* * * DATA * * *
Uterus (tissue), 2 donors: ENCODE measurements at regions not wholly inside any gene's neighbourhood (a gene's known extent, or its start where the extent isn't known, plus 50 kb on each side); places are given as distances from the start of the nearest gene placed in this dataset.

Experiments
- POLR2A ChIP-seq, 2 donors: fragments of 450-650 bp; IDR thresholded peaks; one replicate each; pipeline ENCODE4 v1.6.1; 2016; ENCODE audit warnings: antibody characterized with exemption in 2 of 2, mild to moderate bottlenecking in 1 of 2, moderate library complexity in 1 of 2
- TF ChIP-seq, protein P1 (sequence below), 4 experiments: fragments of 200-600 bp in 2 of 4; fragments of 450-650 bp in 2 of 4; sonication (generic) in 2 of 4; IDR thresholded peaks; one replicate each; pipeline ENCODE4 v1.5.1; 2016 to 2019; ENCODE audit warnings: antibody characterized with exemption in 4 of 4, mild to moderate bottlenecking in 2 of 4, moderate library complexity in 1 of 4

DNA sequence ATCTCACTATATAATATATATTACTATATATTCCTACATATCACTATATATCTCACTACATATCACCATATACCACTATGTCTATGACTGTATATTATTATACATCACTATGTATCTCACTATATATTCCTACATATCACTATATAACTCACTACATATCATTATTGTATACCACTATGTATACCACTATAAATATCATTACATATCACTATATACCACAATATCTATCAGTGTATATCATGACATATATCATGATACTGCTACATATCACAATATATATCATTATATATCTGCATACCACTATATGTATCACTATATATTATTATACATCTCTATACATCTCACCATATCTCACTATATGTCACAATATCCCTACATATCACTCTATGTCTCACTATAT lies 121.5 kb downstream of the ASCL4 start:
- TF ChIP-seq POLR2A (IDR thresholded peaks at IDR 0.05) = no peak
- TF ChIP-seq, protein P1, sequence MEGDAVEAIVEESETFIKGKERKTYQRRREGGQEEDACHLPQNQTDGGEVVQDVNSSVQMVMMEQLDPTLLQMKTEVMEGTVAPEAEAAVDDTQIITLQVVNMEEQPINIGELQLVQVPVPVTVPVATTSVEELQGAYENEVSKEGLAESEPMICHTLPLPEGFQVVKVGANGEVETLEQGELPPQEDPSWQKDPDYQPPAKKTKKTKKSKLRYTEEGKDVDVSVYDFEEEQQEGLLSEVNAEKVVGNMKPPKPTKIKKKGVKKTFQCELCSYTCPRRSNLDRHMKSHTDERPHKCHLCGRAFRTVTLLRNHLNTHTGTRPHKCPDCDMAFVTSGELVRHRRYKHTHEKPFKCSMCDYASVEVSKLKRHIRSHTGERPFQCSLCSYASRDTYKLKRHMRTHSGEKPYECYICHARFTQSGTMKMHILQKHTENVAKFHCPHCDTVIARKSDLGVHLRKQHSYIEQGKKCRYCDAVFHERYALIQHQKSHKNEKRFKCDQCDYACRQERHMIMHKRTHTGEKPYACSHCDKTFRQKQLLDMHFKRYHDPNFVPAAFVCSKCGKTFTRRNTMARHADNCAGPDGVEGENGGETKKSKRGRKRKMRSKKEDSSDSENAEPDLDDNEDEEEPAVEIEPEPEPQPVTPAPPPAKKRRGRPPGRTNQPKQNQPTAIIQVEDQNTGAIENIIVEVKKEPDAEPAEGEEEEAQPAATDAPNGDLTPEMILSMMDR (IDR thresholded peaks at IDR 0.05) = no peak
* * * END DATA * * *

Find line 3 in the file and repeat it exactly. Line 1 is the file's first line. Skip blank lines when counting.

- POLR2A ChIP-seq, 2 donors: fragments of 450-650 bp; IDR thresholded peaks; one replicate each; pipeline ENCODE4 v1.6.1; 2016; ENCODE audit warnings: antibody characterized with exemption in 2 of 2, mild to moderate bottlenecking in 1 of 2, moderate library complexity in 1 of 2